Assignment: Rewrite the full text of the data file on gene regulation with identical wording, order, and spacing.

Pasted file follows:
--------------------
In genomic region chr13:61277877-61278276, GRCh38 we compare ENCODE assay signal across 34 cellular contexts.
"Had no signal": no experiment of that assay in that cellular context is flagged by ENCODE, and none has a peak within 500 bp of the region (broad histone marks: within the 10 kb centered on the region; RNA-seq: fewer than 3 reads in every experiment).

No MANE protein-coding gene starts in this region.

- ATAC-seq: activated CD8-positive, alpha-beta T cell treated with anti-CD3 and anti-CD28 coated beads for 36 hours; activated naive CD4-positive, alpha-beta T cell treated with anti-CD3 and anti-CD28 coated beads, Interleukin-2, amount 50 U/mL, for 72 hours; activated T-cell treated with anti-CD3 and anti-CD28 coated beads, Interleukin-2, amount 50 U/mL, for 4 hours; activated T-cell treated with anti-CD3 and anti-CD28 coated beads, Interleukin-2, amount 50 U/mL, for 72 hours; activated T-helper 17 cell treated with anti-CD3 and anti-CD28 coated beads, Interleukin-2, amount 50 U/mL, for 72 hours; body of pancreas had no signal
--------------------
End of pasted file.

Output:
In genomic region chr13:61277877-61278276, GRCh38 we compare ENCODE assay signal across 34 cellular contexts.
"Had no signal": no experiment of that assay in that cellular context is flagged by ENCODE, and none has a peak within 500 bp of the region (broad histone marks: within the 10 kb centered on the region; RNA-seq: fewer than 3 reads in every experiment).

No MANE protein-coding gene starts in this region.

- ATAC-seq: activated CD8-positive, alpha-beta T cell treated with anti-CD3 and anti-CD28 coated beads for 36 hours; activated naive CD4-positive, alpha-beta T cell treated with anti-CD3 and anti-CD28 coated beads, Interleukin-2, amount 50 U/mL, for 72 hours; activated T-cell treated with anti-CD3 and anti-CD28 coated beads, Interleukin-2, amount 50 U/mL, for 4 hours; activated T-cell treated with anti-CD3 and anti-CD28 coated beads, Interleukin-2, amount 50 U/mL, for 72 hours; activated T-helper 17 cell treated with anti-CD3 and anti-CD28 coated beads, Interleukin-2, amount 50 U/mL, for 72 hours; body of pancreas had no signal